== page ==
Through Tocqueville and later other work, he often supported research on broader themes, but he
never lost his focus on the basic, bottom-up facts. In the mid-1990s, he discovered and took an interest
in a series of gradually-stepped readers -- small books each of which added a new letter or sound to a
student's vocabulary. The readers not only incrementally built up basic skills from a to z, as it were, but
allowed for measurement and verification -- Johnny is up to # 27 and has passed the test, Julie is up to
#31, and so on.

When one school, Cesar Chavez Elementary, grudgingly implemented the program for a year, reading
scores improved from 15 percent of students at grade level to more than 30 percent. I asked Severns
how he felt about that. He told me he was disappointed. I said, "Bob, 15 to 30 is not bad." But Severns
wanted to do better. What would make you happy, Bob? "I don't know, I guess 100 is unrealstic but I'd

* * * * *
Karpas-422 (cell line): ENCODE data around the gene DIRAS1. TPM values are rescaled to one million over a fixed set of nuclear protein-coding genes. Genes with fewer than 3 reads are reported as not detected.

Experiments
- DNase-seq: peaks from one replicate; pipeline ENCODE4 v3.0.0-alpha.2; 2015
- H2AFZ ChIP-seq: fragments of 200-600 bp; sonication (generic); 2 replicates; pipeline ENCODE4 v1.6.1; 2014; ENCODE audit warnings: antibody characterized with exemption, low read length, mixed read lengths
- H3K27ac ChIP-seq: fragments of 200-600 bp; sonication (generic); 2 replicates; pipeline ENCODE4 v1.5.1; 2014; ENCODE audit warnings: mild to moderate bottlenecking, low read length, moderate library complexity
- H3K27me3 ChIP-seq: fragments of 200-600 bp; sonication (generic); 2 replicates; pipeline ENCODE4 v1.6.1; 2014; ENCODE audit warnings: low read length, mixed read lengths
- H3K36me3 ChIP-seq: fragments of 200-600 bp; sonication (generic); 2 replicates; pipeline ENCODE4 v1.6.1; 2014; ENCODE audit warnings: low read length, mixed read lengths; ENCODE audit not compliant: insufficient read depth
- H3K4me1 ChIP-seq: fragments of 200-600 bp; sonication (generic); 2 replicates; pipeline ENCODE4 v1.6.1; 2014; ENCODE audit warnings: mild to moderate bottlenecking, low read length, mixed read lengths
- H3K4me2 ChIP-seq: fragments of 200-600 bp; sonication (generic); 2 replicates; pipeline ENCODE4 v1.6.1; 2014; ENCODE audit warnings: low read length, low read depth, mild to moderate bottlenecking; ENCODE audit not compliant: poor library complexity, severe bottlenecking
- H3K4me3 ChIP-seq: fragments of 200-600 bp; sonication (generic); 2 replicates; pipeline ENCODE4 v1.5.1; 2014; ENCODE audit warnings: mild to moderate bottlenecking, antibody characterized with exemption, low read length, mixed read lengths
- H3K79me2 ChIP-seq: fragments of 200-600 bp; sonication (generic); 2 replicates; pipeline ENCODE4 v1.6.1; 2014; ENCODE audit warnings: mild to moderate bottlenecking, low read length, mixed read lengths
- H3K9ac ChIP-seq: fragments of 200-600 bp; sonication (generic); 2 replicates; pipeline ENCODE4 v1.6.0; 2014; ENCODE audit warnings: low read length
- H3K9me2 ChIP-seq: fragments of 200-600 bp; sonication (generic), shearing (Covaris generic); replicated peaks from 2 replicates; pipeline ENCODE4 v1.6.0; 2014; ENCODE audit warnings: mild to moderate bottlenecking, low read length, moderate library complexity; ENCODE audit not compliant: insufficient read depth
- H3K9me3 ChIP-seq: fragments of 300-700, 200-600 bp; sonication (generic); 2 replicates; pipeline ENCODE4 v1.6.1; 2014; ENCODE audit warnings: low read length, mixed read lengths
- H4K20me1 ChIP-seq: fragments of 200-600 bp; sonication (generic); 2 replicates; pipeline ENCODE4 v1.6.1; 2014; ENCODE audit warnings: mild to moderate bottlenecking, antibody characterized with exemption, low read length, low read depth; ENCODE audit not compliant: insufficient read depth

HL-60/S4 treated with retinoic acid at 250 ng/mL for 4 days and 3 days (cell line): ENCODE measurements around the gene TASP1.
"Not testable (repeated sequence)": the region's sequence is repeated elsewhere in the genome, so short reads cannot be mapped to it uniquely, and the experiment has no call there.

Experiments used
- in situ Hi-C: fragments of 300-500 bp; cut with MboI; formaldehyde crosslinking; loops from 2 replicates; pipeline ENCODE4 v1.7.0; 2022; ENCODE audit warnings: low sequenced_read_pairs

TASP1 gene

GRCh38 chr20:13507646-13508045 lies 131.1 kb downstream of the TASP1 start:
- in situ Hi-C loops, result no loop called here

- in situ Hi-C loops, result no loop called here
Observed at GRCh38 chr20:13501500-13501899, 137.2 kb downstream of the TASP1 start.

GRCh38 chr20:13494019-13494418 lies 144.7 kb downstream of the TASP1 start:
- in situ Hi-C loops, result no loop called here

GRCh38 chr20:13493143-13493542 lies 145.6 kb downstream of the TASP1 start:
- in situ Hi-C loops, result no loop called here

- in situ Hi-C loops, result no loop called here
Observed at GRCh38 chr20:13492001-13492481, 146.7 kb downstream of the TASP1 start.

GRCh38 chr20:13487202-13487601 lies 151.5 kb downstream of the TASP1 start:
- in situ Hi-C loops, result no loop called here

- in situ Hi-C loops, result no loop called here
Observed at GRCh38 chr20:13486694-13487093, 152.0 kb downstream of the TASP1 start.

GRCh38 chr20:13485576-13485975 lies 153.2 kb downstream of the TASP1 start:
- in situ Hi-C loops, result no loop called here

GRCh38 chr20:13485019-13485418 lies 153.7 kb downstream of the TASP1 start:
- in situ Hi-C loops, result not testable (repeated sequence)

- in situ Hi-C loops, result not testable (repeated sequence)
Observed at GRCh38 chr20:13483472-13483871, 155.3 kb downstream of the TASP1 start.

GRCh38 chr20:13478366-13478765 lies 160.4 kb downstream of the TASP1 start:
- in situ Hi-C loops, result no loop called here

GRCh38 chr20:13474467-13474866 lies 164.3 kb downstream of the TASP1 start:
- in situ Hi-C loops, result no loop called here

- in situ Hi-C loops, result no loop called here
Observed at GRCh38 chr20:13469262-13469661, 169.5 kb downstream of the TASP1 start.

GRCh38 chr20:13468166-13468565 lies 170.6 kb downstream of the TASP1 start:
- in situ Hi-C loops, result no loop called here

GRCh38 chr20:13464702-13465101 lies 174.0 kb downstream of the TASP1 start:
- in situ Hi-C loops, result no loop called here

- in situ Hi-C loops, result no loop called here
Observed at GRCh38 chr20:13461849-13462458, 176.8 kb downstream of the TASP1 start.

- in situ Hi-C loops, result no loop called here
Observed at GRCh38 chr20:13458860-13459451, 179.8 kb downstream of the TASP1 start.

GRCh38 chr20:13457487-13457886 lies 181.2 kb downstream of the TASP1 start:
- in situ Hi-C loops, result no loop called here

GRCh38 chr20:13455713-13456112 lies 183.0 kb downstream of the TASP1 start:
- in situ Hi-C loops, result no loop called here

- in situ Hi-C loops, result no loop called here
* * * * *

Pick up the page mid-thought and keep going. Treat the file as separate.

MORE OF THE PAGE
like to see 70, 80 -- you'd think something well over 50."

I still think Bob should have taken a little more heart in taking something from 15 to 30. But it speaks to
his Joe-Friday like persistence that it bugged him so much it wasn't a 70 or an 80.

Severns thus not only had an engineer's and businessman's affinity for figures and definite
measurements, but, one might suggest, an idealist's inclination to aim high. His politics were
conservative, by today's lexicon, but of a moderate sort. Bob Severns was practical more than a
preacher, an idea man but not an ideologue.

In recent years, Bob Severns was involved in starting the Lexington Institute, an important voice on a
number of policy areas, especially military and security issues, in Arlington, VA. He became close friends
with an old close friend of mine, in fact my best man, Mac Carey -- a bright and well-organized fellow
who helped give me my start in politics in 1982, as I later gave him a start in the think tank business in
1993. It was a pleasure to watch the two of them become friends. I do not think it was too much to say
they loved one another. Watching them on military junkets, one would have thought they were a couple